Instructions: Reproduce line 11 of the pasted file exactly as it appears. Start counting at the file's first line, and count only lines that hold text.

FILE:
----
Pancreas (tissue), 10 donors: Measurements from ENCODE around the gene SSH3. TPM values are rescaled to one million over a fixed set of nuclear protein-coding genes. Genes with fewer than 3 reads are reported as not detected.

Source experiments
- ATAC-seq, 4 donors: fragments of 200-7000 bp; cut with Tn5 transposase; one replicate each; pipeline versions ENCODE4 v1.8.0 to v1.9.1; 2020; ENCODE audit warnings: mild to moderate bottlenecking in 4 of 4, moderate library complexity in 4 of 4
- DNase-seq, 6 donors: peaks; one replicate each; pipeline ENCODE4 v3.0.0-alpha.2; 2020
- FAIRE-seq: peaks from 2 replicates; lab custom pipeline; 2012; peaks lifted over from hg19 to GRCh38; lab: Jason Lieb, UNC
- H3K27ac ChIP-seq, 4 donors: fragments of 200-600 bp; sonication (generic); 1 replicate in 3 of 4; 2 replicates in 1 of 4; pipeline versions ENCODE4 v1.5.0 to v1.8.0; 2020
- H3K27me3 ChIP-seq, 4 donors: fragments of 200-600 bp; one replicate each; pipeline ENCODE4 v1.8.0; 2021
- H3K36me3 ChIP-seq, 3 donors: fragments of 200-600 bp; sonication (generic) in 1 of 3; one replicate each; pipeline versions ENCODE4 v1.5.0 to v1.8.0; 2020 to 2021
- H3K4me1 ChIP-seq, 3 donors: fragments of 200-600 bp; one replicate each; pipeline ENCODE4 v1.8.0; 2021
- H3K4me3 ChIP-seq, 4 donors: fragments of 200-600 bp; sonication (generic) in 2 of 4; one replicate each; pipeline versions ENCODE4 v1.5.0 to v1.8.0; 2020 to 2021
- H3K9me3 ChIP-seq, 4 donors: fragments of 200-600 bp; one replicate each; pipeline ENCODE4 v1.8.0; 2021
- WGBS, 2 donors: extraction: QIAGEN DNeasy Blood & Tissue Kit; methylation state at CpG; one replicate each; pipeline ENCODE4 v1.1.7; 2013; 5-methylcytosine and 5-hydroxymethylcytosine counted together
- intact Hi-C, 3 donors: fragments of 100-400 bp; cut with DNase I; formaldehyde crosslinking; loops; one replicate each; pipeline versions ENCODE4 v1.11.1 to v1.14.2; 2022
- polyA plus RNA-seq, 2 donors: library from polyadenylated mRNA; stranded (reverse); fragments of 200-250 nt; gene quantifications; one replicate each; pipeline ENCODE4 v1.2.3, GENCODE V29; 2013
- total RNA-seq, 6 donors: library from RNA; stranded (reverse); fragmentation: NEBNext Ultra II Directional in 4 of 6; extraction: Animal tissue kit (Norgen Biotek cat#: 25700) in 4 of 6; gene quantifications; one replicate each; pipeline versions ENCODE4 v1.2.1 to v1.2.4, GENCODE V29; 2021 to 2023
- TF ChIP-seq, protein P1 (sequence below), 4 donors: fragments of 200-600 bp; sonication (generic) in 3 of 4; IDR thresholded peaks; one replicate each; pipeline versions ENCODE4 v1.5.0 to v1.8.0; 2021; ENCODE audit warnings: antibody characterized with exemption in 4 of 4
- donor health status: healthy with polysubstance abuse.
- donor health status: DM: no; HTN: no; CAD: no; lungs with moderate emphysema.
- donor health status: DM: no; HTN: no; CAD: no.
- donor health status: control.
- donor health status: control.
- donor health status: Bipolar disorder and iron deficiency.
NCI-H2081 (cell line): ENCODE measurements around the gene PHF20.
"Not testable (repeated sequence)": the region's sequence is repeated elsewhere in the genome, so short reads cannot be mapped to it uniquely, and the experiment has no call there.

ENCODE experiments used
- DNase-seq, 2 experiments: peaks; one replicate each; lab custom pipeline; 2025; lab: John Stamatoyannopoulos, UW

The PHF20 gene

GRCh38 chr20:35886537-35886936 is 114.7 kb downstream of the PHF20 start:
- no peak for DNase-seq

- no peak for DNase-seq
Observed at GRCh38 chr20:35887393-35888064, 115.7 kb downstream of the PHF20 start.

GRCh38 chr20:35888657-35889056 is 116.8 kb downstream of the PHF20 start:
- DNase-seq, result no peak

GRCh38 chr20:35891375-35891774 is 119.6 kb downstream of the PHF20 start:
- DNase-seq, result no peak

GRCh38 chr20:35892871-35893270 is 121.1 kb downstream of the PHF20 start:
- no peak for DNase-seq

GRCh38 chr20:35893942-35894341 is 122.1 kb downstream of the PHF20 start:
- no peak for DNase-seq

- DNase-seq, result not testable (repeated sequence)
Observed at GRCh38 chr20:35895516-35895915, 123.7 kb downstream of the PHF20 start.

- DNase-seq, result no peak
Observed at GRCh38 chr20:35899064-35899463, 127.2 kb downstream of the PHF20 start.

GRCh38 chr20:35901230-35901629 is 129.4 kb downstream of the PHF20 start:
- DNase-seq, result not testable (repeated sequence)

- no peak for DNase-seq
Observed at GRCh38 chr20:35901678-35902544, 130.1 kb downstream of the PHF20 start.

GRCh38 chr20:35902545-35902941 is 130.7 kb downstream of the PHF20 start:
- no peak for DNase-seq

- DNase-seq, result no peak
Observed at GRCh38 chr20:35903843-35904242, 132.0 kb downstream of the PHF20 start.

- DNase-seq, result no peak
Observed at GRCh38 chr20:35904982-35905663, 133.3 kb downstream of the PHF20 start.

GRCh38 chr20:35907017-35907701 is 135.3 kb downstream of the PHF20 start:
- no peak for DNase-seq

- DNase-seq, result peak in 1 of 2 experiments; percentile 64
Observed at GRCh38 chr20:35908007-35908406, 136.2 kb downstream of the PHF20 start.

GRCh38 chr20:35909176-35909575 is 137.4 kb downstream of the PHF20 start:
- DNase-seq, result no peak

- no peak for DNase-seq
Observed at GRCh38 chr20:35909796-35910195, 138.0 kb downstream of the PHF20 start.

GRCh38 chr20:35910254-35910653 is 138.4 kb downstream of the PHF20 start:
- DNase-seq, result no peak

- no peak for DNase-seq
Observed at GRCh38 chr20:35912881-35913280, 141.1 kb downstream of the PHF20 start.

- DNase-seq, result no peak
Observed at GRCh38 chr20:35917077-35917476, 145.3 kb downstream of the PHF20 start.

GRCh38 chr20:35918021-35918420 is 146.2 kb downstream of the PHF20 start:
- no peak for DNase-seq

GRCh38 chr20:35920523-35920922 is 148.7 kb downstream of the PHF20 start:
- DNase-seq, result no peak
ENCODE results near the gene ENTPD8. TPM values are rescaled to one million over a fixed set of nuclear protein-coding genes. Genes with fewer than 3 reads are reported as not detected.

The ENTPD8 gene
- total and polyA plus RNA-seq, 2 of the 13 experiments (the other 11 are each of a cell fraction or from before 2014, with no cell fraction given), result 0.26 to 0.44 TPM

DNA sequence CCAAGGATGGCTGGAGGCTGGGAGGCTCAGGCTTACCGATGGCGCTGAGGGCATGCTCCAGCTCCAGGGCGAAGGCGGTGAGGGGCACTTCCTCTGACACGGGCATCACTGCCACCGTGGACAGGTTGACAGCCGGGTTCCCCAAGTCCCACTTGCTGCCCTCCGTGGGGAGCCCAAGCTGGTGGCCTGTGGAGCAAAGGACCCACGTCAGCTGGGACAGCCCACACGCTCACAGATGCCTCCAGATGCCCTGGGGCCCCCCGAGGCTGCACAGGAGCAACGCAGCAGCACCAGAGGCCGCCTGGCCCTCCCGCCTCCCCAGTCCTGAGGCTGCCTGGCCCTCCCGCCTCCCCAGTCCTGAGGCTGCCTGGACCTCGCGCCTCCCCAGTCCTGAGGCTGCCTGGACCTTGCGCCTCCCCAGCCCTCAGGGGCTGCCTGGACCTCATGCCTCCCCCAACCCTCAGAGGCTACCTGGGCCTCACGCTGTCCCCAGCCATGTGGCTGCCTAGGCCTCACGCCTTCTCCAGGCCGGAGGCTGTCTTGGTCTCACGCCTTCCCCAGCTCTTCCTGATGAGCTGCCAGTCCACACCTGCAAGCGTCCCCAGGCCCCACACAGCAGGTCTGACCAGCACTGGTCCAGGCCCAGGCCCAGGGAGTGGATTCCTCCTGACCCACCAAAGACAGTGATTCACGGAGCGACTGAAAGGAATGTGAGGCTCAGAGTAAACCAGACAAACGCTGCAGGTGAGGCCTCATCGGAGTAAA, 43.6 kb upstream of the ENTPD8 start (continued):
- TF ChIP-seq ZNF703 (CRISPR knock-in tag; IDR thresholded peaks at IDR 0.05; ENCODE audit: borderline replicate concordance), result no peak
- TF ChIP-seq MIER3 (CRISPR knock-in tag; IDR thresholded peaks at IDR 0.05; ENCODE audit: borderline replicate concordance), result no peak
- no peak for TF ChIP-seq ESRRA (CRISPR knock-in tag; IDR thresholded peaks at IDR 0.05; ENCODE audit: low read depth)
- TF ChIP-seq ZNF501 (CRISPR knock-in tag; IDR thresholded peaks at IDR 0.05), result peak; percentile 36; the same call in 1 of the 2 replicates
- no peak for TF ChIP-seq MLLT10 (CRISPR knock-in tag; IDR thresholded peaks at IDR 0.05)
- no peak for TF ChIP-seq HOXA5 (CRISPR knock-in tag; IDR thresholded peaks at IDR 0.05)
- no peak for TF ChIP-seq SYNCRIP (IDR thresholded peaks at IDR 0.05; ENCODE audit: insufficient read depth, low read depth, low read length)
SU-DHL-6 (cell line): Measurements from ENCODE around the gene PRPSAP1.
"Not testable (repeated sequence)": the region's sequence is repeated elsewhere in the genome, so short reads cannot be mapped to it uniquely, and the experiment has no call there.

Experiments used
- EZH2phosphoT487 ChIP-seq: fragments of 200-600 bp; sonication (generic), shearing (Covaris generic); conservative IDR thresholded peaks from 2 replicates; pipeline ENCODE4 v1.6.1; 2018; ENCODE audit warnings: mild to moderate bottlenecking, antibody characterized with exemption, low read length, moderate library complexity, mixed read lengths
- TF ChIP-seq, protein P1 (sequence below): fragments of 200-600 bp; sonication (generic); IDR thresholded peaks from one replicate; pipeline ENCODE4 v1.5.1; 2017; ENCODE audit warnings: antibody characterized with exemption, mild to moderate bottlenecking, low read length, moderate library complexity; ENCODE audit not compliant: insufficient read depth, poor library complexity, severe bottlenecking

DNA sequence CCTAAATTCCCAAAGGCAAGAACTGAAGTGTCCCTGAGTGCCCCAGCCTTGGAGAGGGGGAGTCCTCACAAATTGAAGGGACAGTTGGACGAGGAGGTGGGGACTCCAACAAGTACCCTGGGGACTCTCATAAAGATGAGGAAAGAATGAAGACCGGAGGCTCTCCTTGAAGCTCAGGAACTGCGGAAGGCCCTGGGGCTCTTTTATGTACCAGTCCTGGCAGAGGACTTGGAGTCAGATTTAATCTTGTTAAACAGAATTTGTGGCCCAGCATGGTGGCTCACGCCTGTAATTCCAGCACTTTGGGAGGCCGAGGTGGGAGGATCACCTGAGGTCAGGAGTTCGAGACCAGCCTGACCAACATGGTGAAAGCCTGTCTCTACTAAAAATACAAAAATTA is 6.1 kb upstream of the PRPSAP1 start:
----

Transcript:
- H3K9me3 ChIP-seq, 4 donors: fragments of 200-600 bp; one replicate each; pipeline ENCODE4 v1.8.0; 2021